Today is World Radio Day



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Ghana has joined the world to mark the World Radio Day which falls on today, January 13th, 2020.

The World Radio Day is a time to celebrate radio as a medium for communication for development and radio as a versatile communication tool that has endured the test time all over the world.

Proclaimed in 2011 by the Member States of UNESCO, and adopted by the United Nations General Assembly in 2012 as an International Day, February 13 became World Radio Day (WRD).

Radio is a powerful medium for celebrating humanity in all its diversity and constitutes a platform for democratic discourse. At the global level, radio remains the most widely consumed medium.

This unique ability to reach out the widest audience means radio can shape a society’s experience of diversity, stand as an arena for all voices to speak out, be represented and heard.

As part of activities to mark the World Radio Day 2020, some radio stations have shared their concerns, sentiments and as well appreciated the importance of radio to humans.

In a press statement by the Farm Radio International, in collaboration with UNESCO, the Country Director of Farm Radio International, Mr Benjamin Kojo Fiafor who observed the importance of radio noted that Ghana alone is home for more than 450 radio stations.

Despite having more than 450 radio stations, he questioned how diverse these stations are, how many of them are public, private and community owned.

“The sheer number of radio stations may suggest how Ghanaians have embraced radio since air waves were liberalised in 1996. But one may ask who are the owners of these radio stations and how many women own radio stations in Ghana?” he quizzed.

Touching on issues of frequencies, Mr Benjamin Kojo Fiafor noticed that commercial radio stations have taken a good part of our airwaves with content skewed largely to party politics, sports and entertainment at the expense of well-produced educative and informative programs.

“Even applicants for community radio frequencies quickly operate as commercial stations. This negates the very characteristics of a community radio. Owners and managers of radio stations should also ensure inclusion and fair representation on programs by including the youth, minority, women, and physically challenged,” he said.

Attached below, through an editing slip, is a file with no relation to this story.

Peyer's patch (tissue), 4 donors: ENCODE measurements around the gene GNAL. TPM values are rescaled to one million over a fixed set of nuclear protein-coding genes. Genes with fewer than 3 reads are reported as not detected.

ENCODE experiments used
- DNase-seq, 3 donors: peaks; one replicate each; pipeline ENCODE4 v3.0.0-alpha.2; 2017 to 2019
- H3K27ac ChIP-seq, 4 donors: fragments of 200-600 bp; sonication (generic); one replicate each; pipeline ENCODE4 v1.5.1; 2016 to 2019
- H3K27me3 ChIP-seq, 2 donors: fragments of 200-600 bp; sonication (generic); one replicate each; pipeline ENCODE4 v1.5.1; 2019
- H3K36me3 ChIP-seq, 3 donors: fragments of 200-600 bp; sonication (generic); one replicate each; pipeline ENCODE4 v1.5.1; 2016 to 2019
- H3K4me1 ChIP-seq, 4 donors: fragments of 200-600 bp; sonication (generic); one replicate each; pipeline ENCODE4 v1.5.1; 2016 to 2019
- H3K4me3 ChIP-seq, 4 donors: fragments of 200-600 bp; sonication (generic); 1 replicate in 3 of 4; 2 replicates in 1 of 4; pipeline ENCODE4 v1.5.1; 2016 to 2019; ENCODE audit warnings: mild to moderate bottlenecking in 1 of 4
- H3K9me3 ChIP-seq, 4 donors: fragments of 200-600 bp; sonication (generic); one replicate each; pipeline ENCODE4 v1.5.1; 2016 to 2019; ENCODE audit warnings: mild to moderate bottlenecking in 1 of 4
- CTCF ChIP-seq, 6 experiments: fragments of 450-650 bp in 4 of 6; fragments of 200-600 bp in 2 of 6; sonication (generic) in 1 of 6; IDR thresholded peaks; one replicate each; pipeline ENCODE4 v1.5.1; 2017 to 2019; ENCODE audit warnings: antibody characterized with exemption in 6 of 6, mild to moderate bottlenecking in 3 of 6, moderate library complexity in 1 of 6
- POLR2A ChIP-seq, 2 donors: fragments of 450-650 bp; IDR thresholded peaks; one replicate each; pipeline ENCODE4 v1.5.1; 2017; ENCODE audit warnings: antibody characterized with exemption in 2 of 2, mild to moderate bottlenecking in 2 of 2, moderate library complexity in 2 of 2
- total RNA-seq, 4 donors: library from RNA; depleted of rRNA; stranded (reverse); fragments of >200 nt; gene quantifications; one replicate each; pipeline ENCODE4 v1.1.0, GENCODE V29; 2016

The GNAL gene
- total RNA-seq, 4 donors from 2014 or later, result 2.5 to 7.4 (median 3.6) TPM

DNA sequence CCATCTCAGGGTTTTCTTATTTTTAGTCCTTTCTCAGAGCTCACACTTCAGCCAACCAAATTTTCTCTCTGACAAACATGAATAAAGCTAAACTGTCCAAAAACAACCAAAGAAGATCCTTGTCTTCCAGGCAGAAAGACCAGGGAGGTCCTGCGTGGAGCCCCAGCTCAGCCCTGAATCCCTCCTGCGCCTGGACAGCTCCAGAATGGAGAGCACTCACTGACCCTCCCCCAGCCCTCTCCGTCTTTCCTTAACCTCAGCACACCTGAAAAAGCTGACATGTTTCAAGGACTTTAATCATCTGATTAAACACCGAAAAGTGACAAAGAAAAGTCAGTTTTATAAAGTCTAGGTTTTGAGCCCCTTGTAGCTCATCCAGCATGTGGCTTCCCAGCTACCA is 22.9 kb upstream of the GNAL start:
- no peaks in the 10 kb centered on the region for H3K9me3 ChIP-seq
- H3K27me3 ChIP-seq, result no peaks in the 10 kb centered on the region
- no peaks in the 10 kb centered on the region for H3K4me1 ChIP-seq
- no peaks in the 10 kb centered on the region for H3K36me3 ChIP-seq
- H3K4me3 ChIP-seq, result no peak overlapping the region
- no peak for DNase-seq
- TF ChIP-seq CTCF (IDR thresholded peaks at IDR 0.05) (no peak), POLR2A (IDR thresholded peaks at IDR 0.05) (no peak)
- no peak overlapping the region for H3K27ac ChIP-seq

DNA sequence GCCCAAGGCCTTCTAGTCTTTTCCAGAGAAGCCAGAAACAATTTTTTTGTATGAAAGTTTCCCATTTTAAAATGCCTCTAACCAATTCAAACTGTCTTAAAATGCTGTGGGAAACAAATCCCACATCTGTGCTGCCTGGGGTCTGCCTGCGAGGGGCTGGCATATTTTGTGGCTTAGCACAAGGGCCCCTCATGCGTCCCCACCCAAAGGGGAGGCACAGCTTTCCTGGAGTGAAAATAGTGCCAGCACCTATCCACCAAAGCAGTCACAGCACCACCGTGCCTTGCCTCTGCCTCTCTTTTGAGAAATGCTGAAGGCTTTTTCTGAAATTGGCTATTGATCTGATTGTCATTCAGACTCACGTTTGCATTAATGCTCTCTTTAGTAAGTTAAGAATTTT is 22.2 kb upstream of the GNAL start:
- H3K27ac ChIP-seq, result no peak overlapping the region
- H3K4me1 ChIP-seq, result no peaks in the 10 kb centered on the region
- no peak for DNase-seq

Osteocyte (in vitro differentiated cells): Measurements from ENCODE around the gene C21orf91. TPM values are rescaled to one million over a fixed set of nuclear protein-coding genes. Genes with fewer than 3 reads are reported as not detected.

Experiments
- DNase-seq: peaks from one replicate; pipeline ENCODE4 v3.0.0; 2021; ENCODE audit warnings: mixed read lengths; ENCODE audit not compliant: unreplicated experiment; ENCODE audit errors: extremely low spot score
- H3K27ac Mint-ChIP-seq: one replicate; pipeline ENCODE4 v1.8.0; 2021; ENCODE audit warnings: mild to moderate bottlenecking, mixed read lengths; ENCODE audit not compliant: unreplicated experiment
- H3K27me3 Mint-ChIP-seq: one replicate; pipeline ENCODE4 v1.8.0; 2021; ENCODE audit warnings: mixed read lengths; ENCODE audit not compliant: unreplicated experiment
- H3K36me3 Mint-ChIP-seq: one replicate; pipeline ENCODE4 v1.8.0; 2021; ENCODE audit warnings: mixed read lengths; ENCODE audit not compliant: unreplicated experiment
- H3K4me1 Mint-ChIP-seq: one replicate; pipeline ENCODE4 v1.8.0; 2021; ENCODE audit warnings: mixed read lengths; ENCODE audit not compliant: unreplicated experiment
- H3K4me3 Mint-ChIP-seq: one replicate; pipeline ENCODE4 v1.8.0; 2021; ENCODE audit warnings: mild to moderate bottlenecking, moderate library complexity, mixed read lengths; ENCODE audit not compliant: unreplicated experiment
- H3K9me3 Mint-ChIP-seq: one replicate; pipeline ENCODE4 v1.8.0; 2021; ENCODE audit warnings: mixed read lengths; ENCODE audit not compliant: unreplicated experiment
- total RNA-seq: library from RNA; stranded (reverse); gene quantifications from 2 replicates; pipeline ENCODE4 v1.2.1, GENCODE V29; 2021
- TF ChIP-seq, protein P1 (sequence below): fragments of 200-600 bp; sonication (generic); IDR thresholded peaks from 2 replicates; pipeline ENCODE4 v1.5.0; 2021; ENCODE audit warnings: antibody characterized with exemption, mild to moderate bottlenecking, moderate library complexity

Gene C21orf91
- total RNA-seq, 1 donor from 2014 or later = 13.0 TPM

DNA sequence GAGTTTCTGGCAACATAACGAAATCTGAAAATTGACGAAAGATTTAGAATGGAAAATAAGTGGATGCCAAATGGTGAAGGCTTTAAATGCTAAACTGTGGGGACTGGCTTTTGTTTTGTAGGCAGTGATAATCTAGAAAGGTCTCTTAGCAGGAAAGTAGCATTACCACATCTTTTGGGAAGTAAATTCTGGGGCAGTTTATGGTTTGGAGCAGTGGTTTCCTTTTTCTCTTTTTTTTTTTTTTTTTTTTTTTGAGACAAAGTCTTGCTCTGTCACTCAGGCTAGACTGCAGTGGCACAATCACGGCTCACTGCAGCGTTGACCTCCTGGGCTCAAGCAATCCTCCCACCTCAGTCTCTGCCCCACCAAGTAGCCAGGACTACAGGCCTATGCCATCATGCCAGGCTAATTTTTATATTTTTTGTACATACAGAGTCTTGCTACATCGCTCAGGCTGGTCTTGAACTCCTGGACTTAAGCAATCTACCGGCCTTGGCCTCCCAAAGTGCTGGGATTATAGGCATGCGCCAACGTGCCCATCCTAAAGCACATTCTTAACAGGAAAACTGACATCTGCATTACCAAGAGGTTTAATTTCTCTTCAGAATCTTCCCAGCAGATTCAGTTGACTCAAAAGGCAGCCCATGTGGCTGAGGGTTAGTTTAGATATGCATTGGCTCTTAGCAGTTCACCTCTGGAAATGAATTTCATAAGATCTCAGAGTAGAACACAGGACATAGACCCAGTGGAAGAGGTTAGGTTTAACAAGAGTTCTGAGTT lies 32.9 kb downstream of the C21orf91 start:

Mr Benjamin Kojo Fiafor therefore called on government to endeavour to release more frequencies to community radio stations and protect the development of community radio stations in Ghana.

“This year being an election year, all must endeavour to use radio responsibly by encouraging people and teams with diverse skills, experiences, knowledge, orientation to work, produce or to contribute to radio programs as a requirement for diversity in radio. We wish all owners, broadcasters and workers of radio stations “Ayeko” and “Happy World Radio Day,” he said.

Below is a statement:

 

@DAYRADIO FARM RADIO PRESS RELEASE For Immediate Release Accra, Ghana – February 13th, 2020 – World Radio Day 2020 — Diversity in the use of Radio! World Radio Day is a time to celebrate radio as a medium for communication for development and radio as a versatile communication tool that has endured the test time all over the world. Just imagine how our world would be without Radio. Radio can be found almost everywhere, on mobile phones, computers, homes, cars and all public places. Maybe that is why most of us have taken radio for granted. A cursory look at the themes for this years celebration may shed more light on how positively or otherwise we in Ghana are doing on the scorecard. Ghana is home to more than 450 radio stations but how diverse are these stations and how many of them are public, private and community owned? The sheer number of radio stations may suggest how Ghanaians have embraced radio since air waves were liberalised in 1996. But one may ask who are the owners of these radio stations and how many women own radio stations in Ghana? About the issues of Frequencies, can we ask ourselves whether we have a good mix of public, private and community radios? It appears commercial radio stations have taken a good part of our airwaves and content skewed largely to party politics, sports and entenainment at the expense of well-produced educative and informative programs. Even applicants for community radio frequencies quickly operate as commercial stations. This negates the very characteristics of a community radio. Owners and managers of radio stations should also ensure inclusion and fair representation on programs by including the youth, minority, women, and physically challenged. Govemment must endeavour to release more frequencies to community radio stations and protect the development of community radio stations in Ghana. This year being an election year, all must endeavour to use radio responsibly by encouraging people and teams with diverse skills, experiences, knowledge, orientation to work, produce or to contribute to radio programs as a requirement for diversity in radio. We wish all owners, broadcasters and workers of radio stations “Ayeko” and “Happy World Radio Day”. Thursday February 13 th, 2020 is the ninth annual World Radio Day. In celebrating the event in Ghana, Farm Radio International (FRI), in partnership with the UNESCO Office in Accra, the Ministry of Information, and other media partners are commemorating this special day at Kofi Annan Center of Excellence in Accra from 9 AM to 3 PM. Ail are cordially invited. Thank you Country Director Farm Radio International (020 818 6887) Website: www.farmradio.org, Email: office@farmradiogh.org

Ghana| Atinkaonline.com| Porcia Oforiwaa Ofori